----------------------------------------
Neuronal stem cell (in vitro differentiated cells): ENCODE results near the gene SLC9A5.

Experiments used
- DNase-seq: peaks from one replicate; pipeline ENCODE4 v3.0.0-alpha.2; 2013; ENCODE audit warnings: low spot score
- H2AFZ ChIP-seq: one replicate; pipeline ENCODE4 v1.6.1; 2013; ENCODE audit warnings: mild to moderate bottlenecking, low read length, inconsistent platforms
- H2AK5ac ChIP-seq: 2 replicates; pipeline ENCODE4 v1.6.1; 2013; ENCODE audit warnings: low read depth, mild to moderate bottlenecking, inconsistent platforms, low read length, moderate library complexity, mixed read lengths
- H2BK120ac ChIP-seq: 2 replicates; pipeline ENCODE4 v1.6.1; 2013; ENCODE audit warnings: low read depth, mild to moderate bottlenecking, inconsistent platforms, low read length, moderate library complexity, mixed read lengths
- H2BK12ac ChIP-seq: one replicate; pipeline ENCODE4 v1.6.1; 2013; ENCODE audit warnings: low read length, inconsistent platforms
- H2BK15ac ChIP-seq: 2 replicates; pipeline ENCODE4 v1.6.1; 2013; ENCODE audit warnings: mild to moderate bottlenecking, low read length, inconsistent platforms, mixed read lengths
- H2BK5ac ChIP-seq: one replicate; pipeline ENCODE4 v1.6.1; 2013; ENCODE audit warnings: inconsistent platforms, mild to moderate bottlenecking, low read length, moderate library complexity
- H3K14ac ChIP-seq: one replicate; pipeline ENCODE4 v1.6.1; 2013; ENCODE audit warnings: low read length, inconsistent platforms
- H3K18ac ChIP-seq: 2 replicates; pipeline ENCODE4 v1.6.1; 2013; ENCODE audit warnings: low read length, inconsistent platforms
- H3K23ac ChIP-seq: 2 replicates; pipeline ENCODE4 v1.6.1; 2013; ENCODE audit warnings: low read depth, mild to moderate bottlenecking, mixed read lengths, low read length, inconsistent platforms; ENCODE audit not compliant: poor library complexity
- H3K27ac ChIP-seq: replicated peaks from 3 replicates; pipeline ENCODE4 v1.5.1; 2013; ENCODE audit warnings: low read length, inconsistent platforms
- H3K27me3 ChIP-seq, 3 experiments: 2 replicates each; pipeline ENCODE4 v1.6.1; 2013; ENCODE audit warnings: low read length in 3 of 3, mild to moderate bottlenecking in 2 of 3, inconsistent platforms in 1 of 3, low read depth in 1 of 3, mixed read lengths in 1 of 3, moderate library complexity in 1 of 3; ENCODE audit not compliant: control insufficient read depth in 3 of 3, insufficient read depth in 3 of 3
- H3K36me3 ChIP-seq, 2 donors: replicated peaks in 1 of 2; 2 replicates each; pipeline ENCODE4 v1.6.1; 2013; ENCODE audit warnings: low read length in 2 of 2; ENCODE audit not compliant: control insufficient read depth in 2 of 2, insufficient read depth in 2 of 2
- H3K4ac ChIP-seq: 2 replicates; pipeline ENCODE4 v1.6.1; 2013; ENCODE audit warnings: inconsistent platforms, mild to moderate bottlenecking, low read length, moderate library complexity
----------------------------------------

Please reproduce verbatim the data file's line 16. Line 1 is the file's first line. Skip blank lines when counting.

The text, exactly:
- H3K4ac ChIP-seq: 2 replicates; pipeline ENCODE4 v1.6.1; 2013; ENCODE audit warnings: inconsistent platforms, mild to moderate bottlenecking, low read length, moderate library complexity